People nowadays often talk about how maintaining a healthy work-life balance is the key to finding happiness. I think that both are needed in order to be truly happy, but I am also of the opinion that one’s job affects one’s happiness more greatly than one’s social life. There are a few reasons for this.
First of all, people nowadays tend to spend more time in the workplace than in recreational social situations, so work may be a bigger factor in one's happiness just because it occupies a larger part of the day. I know of many people, for example, that work upwards of 70 hours a week. In my country this is quite normal. Averages out to a working time of 10 hours a day; assuming that most people spend about I hour commuting back and forth from work, and that they get at least 6 hours of sleep per day, that only leaves 7 hours of 'unoccupied' time at most. Realistically, errands will take up a part of that 'unoccupied' time, so the average person may only get a few hours per day to pursue their social life. A person's work life may thus dwarf their social life.
Second of all, jobs are in many ways what enable you to have a social life in the first place. In order to go out and do things you need money, and in order to get money, you need to work. How interesting and fulfilling would a person's social life be if that person couldn't go out to restaurants and movies, or take trips to faraway places? I'd bet that person's life would be pretty uneventful and boring. A well-paying job gives you more freedom to pursue interests and activities you enjoy with the people you love.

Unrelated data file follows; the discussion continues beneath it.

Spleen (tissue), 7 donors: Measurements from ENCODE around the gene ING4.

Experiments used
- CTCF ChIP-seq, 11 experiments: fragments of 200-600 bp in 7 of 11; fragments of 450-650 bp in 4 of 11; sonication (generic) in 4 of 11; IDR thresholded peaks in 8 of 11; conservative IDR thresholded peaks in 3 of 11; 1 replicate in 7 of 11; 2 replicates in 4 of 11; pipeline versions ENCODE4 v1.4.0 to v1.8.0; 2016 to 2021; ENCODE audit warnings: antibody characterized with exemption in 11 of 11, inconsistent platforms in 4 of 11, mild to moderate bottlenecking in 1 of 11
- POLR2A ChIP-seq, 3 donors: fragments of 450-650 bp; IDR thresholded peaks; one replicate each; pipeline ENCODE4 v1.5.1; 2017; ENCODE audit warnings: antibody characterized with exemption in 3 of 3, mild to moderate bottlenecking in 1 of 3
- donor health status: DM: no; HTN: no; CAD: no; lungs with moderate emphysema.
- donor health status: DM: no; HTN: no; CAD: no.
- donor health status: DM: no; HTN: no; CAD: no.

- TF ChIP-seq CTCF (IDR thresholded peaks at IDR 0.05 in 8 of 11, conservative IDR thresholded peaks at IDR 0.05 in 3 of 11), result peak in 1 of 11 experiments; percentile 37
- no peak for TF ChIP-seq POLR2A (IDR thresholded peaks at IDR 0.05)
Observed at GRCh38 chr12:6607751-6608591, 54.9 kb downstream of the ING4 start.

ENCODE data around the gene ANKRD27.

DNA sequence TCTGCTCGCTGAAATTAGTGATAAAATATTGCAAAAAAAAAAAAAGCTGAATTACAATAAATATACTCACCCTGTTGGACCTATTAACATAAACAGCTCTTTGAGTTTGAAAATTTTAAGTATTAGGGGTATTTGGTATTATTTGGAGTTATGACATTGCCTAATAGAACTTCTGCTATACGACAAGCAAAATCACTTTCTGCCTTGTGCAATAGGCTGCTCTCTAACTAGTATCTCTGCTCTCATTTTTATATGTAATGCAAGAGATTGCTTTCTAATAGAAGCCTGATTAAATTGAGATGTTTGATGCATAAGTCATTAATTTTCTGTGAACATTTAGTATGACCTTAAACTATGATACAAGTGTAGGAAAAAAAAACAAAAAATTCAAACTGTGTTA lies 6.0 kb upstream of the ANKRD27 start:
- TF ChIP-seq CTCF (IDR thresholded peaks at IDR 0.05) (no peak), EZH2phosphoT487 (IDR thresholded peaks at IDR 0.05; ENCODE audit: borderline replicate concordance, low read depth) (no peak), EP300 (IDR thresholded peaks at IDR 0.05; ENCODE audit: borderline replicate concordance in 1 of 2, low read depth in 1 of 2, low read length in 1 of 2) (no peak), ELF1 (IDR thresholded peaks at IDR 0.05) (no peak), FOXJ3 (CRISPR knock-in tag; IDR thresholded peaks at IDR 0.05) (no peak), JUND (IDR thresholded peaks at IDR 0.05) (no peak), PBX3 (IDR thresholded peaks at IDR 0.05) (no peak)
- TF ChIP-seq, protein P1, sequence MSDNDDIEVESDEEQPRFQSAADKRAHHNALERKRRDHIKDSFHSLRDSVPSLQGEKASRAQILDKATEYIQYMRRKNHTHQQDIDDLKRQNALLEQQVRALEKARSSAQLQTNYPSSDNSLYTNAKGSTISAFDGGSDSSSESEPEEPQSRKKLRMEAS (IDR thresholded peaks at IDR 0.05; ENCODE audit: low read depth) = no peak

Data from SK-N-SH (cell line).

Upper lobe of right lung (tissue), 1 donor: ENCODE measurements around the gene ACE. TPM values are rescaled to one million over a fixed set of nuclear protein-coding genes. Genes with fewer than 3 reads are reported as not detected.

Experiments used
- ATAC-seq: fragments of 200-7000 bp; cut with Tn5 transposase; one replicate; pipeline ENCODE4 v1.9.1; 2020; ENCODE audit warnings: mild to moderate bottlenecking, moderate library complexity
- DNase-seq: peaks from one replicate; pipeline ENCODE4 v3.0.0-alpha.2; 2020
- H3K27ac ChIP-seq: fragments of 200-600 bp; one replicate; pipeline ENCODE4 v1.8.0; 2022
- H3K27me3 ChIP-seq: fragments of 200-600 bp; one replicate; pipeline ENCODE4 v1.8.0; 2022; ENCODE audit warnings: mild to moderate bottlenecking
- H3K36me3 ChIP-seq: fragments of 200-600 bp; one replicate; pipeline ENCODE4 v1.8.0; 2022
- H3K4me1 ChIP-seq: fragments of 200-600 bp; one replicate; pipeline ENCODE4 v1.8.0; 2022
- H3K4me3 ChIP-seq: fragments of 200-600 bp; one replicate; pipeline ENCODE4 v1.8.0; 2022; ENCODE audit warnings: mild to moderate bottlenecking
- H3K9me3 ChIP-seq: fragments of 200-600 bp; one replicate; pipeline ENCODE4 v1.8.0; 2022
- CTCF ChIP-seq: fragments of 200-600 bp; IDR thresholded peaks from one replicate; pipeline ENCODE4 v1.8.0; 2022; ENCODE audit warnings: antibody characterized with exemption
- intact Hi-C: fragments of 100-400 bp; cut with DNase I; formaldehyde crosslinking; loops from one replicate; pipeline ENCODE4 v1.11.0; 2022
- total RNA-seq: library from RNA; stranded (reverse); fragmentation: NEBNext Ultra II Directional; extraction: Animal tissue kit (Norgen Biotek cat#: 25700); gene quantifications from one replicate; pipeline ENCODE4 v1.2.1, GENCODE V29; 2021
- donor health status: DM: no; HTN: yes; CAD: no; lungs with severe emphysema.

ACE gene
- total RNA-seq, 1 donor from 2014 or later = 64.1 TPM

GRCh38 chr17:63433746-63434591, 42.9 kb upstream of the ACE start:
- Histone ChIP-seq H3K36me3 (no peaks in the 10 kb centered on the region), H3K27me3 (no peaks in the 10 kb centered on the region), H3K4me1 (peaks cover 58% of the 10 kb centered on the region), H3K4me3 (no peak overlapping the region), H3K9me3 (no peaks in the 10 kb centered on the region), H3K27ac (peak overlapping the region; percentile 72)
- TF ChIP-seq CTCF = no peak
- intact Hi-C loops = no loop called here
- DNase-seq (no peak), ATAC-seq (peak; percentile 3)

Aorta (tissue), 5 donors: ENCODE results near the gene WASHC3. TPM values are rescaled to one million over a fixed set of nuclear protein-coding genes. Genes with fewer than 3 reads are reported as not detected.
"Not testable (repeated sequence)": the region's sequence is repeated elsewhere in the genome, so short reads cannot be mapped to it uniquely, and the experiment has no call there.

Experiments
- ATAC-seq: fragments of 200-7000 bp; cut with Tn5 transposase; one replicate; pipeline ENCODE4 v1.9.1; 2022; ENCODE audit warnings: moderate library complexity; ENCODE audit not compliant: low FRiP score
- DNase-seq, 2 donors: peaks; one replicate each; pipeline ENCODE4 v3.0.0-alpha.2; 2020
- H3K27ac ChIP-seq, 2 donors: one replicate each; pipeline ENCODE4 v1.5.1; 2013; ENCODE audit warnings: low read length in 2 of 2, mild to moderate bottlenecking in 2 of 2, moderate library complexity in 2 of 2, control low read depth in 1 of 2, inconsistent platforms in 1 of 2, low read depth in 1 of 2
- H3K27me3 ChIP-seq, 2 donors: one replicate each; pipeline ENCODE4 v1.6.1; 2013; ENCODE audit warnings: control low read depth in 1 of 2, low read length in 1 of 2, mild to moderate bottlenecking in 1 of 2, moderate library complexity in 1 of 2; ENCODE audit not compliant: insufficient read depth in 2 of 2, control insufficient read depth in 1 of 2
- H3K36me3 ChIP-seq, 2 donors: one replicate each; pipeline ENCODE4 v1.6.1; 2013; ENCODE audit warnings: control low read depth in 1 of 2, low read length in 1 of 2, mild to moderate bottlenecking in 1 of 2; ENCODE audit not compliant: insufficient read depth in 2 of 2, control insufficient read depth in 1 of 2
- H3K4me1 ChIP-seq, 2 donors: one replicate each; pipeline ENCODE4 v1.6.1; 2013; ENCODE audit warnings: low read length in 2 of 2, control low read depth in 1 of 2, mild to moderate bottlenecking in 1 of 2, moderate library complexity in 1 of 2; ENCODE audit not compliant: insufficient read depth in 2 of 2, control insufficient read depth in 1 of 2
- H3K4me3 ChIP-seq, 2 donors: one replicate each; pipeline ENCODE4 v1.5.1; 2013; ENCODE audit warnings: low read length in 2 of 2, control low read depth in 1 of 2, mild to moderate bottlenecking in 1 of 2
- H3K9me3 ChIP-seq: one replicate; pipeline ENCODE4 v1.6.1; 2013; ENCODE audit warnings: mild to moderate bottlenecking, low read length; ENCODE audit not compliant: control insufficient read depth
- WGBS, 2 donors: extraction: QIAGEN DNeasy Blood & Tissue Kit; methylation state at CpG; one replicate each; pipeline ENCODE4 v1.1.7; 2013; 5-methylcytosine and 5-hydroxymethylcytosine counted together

Admittedly, a good job can probably never fully replace a fulfilling social life. At the end of the day, we are social creatures. Though getting by despite having a poor social life is certainly possible, I firmly believe that every person needs a satisfying social life in order to be truly happy. However, this doesn't mean that social lives affect your happiness more than jobs do. A social life will not by itself make you truly happy either. People are also creatures that crave progress, and having a job is one of the most straightforward ways to pursue progress.
Work not only takes up more of a person's day than his or her social life, it in some sense is also what enables someone to have a social life in the first place. A good job could never fully replace a good social life, of course, but neither could a good social life replace a good job; both are fundamental to a person's happiness. Still, in the end, our modern way of living dictates that our jobs will have a greater effect on our happiness than our social lives do.